Rushing to get ready for work Monday morning and half listening to The Today Show’s news update, I was stopped in my tracks by the report of a retirement community’s nurse who refused a 911 dispatcher's pleas to perform CPR on a woman who had fallen unconscious and later died. I stood transfixed as the program broadcast the dramatic and shocking 911 call. Like millions of other viewers who listened, my reaction was immediate and visceral: How could anyone with an ounce of compassion refuse to aid an elderly person in physical distress?
Reader reactions to numerous online and print versions of the story mirrored mine, with a few exceptions—mainly nurses and other long-term care workers who cautioned against rushing to judgment before more facts come to light.
For example, there was some early confusion as to whether the resident of Glenwood Gardens, a Brookdale Senior Living community, had a DNR (do not resuscitate) order in place, although it since has been confirmed that she did not have one. Was the nurse who made the call aware of this? We also don’t know whether the nurse who made the call was licensed or not. Should that matter?
Last night national broadcast news programs continued to focus on the story, raising an important issue for potential residents and their families: Do you know a retirement/LTC community’s policies and, if not, it’s critical to get clarification. Families need to discuss end-of-life care and advance directives. Conversely, providers should have clearly communicated care policies for all residential types—from independent living and assisted living to skilled nursing. At the same time, it’s obvious that the general public needs to be better educated as to the differences between the various types of long-term care/senior housing and what services providers will and will not provide for each.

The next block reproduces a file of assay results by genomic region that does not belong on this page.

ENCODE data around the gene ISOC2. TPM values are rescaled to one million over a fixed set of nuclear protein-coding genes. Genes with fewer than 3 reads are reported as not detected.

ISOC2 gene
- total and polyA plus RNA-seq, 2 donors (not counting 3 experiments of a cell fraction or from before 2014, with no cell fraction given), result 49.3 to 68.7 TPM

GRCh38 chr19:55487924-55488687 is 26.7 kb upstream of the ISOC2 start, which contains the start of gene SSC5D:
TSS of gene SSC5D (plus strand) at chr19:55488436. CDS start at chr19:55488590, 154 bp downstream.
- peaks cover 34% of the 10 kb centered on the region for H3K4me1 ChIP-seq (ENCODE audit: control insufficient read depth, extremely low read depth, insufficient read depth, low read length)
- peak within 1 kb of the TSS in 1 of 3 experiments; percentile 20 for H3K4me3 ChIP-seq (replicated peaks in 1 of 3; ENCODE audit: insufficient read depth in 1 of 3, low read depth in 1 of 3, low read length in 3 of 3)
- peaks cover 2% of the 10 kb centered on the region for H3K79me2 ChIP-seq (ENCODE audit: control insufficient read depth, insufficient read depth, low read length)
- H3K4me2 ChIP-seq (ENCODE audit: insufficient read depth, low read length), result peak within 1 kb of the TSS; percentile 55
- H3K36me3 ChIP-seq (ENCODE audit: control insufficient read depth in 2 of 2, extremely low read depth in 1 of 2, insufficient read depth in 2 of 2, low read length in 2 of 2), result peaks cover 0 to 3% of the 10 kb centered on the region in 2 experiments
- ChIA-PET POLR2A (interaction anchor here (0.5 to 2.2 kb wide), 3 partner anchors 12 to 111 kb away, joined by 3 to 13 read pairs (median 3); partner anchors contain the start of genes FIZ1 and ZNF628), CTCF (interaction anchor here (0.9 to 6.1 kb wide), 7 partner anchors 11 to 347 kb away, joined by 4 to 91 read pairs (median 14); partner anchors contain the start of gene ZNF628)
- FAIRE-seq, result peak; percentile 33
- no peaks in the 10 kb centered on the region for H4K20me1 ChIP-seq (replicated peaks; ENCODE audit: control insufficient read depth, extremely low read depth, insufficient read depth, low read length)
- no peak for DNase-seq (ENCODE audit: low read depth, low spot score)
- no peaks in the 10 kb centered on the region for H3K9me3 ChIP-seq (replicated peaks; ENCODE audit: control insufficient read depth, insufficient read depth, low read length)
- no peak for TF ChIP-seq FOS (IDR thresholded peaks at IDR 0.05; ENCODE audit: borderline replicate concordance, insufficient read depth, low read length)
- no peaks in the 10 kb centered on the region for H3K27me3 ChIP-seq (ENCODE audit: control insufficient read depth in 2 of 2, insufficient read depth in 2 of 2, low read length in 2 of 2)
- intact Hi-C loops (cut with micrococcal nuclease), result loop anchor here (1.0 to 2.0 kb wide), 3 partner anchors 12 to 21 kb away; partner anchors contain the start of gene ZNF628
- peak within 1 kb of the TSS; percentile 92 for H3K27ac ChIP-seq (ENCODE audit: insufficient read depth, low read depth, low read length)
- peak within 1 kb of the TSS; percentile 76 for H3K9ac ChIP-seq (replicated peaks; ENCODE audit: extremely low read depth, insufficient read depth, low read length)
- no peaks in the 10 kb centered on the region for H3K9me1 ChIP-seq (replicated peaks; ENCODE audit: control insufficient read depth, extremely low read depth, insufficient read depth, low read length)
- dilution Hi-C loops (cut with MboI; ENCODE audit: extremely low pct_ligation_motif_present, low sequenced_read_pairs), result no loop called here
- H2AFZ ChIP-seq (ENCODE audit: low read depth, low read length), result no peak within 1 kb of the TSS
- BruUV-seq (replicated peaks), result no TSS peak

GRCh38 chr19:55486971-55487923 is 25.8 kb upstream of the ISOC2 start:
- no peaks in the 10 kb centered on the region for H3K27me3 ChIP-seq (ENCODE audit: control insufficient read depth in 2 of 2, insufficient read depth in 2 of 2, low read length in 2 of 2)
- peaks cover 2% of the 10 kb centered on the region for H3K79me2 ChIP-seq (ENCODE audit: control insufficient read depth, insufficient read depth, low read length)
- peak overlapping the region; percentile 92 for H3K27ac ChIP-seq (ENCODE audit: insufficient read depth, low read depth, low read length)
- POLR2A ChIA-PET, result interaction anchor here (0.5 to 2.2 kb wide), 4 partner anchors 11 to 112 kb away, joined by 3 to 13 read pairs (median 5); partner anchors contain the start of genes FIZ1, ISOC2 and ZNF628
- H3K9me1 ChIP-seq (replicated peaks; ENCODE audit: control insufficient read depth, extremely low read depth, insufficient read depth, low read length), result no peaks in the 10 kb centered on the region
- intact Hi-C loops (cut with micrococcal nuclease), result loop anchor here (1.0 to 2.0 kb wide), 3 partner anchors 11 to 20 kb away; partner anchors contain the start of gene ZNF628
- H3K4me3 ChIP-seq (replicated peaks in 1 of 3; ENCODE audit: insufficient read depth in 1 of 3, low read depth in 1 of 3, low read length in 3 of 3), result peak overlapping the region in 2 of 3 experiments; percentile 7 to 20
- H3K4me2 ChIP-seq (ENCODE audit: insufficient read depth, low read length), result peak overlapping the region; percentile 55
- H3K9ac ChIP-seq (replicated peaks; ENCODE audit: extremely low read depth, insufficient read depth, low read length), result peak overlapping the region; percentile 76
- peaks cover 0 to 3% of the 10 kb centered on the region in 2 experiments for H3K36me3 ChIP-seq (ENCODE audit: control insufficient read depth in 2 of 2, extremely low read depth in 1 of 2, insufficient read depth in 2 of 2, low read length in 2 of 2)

I spoke with Alan Horowitz, an attorney and former respiratory therapist and registered nurse, who has written for Long-Term Living on legal issues in the long-term care industry, for his thoughts on the issue.
He suggests that regardless of whether independent and assisted living communities are regulated by federal or state or local law to require staff to perform CPR or other medical care, they should rethink their policies.
“I find it disconcerting that a nurse would refuse to provide potentially life saving measures,” says Horowitz. “It’s very unfortunate that CPR wasn’t done and while it may not be a legal obligation I would suggest there is an ethical and moral obligation.”
Safety expert and Long-Term Living contributing blogger Stan Szpytek adds that “it is always better to err on the side of safety or in this case, of the patient. Do not hesitate to render aid or over-treat (or over-respond versus under-respond to a situation).”
“This was apparently a witnessed cardiac arrest which makes this even more disturbing because the greatest chance of resuscitating someone is when there’s a witness to cardiac arrest,” Horowitz says. “Additionally, in order to increase the likelihood that bystanders will perform CPR in nonclinical settings the American Heart Association in 2010 adopted a ‘hands only’ CPR, so it would have been very easy for the nurse or a bystander to do chest compressions until emergency responders arrived. The longer it takes before CPR is instituted, the less likely survival will occur.”